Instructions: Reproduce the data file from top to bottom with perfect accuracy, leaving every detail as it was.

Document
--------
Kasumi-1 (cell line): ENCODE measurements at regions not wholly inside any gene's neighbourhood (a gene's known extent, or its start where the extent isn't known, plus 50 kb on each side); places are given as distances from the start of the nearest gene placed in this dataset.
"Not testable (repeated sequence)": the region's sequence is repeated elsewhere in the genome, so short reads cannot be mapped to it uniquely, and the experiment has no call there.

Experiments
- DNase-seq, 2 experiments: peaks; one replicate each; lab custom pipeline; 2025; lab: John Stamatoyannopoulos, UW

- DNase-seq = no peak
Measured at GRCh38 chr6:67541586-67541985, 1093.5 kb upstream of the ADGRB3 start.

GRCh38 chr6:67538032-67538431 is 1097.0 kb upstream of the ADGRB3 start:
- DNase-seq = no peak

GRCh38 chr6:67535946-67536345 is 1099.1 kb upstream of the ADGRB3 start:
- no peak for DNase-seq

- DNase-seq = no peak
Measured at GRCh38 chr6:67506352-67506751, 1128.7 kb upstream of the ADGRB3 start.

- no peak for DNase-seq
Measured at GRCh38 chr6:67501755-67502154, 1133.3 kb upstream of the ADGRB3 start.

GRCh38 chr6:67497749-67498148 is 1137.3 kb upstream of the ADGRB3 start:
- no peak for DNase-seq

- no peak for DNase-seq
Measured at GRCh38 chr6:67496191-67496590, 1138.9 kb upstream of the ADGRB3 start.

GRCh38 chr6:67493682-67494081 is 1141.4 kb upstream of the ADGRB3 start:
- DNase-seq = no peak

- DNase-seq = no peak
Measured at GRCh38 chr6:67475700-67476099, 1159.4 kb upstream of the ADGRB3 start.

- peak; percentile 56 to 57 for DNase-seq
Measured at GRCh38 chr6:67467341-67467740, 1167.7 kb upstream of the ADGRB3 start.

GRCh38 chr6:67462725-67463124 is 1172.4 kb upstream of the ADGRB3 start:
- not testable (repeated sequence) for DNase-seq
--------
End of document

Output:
Kasumi-1 (cell line): ENCODE measurements at regions not wholly inside any gene's neighbourhood (a gene's known extent, or its start where the extent isn't known, plus 50 kb on each side); places are given as distances from the start of the nearest gene placed in this dataset.
"Not testable (repeated sequence)": the region's sequence is repeated elsewhere in the genome, so short reads cannot be mapped to it uniquely, and the experiment has no call there.

Experiments
- DNase-seq, 2 experiments: peaks; one replicate each; lab custom pipeline; 2025; lab: John Stamatoyannopoulos, UW

- DNase-seq = no peak
Measured at GRCh38 chr6:67541586-67541985, 1093.5 kb upstream of the ADGRB3 start.

GRCh38 chr6:67538032-67538431 is 1097.0 kb upstream of the ADGRB3 start:
- DNase-seq = no peak

GRCh38 chr6:67535946-67536345 is 1099.1 kb upstream of the ADGRB3 start:
- no peak for DNase-seq

- DNase-seq = no peak
Measured at GRCh38 chr6:67506352-67506751, 1128.7 kb upstream of the ADGRB3 start.

- no peak for DNase-seq
Measured at GRCh38 chr6:67501755-67502154, 1133.3 kb upstream of the ADGRB3 start.

GRCh38 chr6:67497749-67498148 is 1137.3 kb upstream of the ADGRB3 start:
- no peak for DNase-seq

- no peak for DNase-seq
Measured at GRCh38 chr6:67496191-67496590, 1138.9 kb upstream of the ADGRB3 start.

GRCh38 chr6:67493682-67494081 is 1141.4 kb upstream of the ADGRB3 start:
- DNase-seq = no peak

- DNase-seq = no peak
Measured at GRCh38 chr6:67475700-67476099, 1159.4 kb upstream of the ADGRB3 start.

- peak; percentile 56 to 57 for DNase-seq
Measured at GRCh38 chr6:67467341-67467740, 1167.7 kb upstream of the ADGRB3 start.

GRCh38 chr6:67462725-67463124 is 1172.4 kb upstream of the ADGRB3 start:
- not testable (repeated sequence) for DNase-seq